FBI searching suburban Nashville home in connection with Christmas Day explosion

Federal agents ransacked the home of 63-year-old Anthony Quinn Warner on Saturday in connection with the Christmas Day explosion in Nashville, according to several senior federal law enforcement officers.
Authorities said they are investigating whether Warner may have been responsible for the bombing but said they will continue to follow leads. According to NBC subsidiary WSMV, the investigation is taking place in a house on the 100 block of Bakertown Road in Antioch.
A Google Street View image of the address shows an RV parked in the back yard of Warner's home that matches the description of the RV used in the bombing, according to Nashville Police. NBC subsidiary WSMV said the RV is no longer at Warner's address.
At least three people were injured and a number of buildings and shops were destroyed in the explosion, which police called "a deliberate act". Tissue was found after the explosion and authorities are investigating to confirm whether it could be human remains, according to John Drake, police chief of Metropolitan Nashville.
The explosion also damaged an AT&T building that disrupted 911 emergency services and temporarily landed planes at Nashville International Airport. Meanwhile, AT&T announced that two temporary cell towers were being installed downtown to ensure service and that other portable locations were being set up.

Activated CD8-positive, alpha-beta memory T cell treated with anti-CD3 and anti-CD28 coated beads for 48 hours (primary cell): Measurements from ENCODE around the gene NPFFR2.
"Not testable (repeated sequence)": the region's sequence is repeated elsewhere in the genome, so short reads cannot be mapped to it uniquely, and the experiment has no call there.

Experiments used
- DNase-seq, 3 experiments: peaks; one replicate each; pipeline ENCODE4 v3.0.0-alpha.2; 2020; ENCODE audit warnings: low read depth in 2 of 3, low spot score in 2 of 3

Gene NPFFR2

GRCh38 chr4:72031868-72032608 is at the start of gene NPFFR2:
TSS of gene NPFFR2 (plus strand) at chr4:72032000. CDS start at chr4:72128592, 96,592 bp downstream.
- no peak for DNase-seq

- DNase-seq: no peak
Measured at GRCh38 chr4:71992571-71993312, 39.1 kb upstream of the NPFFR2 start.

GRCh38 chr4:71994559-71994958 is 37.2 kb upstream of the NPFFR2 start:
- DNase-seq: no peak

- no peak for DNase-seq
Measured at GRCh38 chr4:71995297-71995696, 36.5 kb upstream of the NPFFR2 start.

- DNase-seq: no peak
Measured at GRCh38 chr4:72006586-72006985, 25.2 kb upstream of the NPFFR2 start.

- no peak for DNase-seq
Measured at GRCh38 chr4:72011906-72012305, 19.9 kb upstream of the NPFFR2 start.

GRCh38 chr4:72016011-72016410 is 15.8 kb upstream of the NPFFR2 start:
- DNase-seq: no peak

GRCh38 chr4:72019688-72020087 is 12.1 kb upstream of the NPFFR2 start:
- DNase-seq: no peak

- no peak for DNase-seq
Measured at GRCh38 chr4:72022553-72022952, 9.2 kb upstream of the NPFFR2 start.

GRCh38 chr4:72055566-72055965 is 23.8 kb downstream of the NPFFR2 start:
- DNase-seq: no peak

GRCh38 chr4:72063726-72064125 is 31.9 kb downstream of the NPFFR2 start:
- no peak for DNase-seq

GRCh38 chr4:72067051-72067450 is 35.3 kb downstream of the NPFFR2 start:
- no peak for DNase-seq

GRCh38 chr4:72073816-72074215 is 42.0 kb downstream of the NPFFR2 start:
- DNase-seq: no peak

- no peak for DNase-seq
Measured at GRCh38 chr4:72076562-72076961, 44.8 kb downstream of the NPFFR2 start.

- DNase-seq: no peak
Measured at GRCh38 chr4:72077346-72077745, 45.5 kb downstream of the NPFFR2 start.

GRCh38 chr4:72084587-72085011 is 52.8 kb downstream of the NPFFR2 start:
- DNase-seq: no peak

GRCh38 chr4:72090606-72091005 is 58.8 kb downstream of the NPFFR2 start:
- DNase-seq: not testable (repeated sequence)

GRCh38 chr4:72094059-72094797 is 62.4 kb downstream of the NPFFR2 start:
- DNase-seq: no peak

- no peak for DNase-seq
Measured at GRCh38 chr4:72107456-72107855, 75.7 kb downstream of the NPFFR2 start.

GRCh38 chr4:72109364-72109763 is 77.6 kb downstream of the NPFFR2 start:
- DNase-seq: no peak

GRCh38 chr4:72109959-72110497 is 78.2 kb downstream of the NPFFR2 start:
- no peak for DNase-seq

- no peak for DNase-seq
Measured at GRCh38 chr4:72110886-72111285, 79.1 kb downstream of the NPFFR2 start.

The officers arrived at the scene before the explosion on Friday, responding to reports of gunfire fired around 5:30 a.m., and found a recreational vehicle parked in front of the AT&T building, police said. A loudspeaker system in the motorhome sent a warning of an impending explosion and asked people to evacuate with a recorded woman's voice.
"They heard the announcements about this vehicle, took them seriously, and worked to seal the streets to protect the people," said Don Aaron, spokesman for the Metropolitan Nashville Police Department. "We believe the officers who did just that saved lives."
Tennessee Governor Bill Lee announced Saturday morning that he had requested an emergency statement from President Donald Trump.
"The severity and extent of the current situation are such that an effective response is beyond the ability of the state and affected local governments," Lee wrote in a statement.
Almost $ 300,000 was raised for information about the arrest and conviction of a suspect involved in the blast. Butch Spyridon, president and CEO of Nashville Convention and Visitors Corp., said Friday that the organization offered $ 10,000 for a reward, but the amount has since increased to $ 34,500.
“Like everyone else, we woke up that Christmas morning to the terrible news of the explosion on Second Avenue. Our hearts, thoughts and prayers go with everyone involved or affected, ”Spyridon said in a statement. “Then we'll show the world who we are. Thank you for everything you do for our city and stay safe. I believe in Nashville. "
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